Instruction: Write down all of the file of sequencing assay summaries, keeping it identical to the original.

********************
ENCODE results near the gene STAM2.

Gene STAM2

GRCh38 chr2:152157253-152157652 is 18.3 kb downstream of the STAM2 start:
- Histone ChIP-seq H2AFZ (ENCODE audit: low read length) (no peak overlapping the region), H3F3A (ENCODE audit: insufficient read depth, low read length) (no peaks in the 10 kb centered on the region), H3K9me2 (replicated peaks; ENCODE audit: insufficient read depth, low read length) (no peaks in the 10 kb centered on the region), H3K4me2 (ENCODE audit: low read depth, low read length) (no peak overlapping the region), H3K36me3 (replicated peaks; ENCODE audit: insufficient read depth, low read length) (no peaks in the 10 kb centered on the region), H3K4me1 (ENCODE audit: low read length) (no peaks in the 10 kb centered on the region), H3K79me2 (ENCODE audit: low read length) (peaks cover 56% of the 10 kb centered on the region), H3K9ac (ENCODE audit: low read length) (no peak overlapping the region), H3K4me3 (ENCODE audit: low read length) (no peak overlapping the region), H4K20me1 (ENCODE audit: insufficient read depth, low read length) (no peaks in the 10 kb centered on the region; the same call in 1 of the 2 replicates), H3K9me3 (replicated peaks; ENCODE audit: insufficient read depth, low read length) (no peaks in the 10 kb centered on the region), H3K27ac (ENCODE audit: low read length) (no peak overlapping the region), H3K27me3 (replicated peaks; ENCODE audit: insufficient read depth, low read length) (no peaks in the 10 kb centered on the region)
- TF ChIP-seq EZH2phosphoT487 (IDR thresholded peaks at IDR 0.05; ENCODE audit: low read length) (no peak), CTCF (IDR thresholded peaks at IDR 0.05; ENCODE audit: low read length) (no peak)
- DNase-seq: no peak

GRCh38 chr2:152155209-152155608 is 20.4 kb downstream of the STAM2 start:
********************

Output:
ENCODE results near the gene STAM2.

Gene STAM2

GRCh38 chr2:152157253-152157652 is 18.3 kb downstream of the STAM2 start:
- Histone ChIP-seq H2AFZ (ENCODE audit: low read length) (no peak overlapping the region), H3F3A (ENCODE audit: insufficient read depth, low read length) (no peaks in the 10 kb centered on the region), H3K9me2 (replicated peaks; ENCODE audit: insufficient read depth, low read length) (no peaks in the 10 kb centered on the region), H3K4me2 (ENCODE audit: low read depth, low read length) (no peak overlapping the region), H3K36me3 (replicated peaks; ENCODE audit: insufficient read depth, low read length) (no peaks in the 10 kb centered on the region), H3K4me1 (ENCODE audit: low read length) (no peaks in the 10 kb centered on the region), H3K79me2 (ENCODE audit: low read length) (peaks cover 56% of the 10 kb centered on the region), H3K9ac (ENCODE audit: low read length) (no peak overlapping the region), H3K4me3 (ENCODE audit: low read length) (no peak overlapping the region), H4K20me1 (ENCODE audit: insufficient read depth, low read length) (no peaks in the 10 kb centered on the region; the same call in 1 of the 2 replicates), H3K9me3 (replicated peaks; ENCODE audit: insufficient read depth, low read length) (no peaks in the 10 kb centered on the region), H3K27ac (ENCODE audit: low read length) (no peak overlapping the region), H3K27me3 (replicated peaks; ENCODE audit: insufficient read depth, low read length) (no peaks in the 10 kb centered on the region)
- TF ChIP-seq EZH2phosphoT487 (IDR thresholded peaks at IDR 0.05; ENCODE audit: low read length) (no peak), CTCF (IDR thresholded peaks at IDR 0.05; ENCODE audit: low read length) (no peak)
- DNase-seq: no peak

GRCh38 chr2:152155209-152155608 is 20.4 kb downstream of the STAM2 start: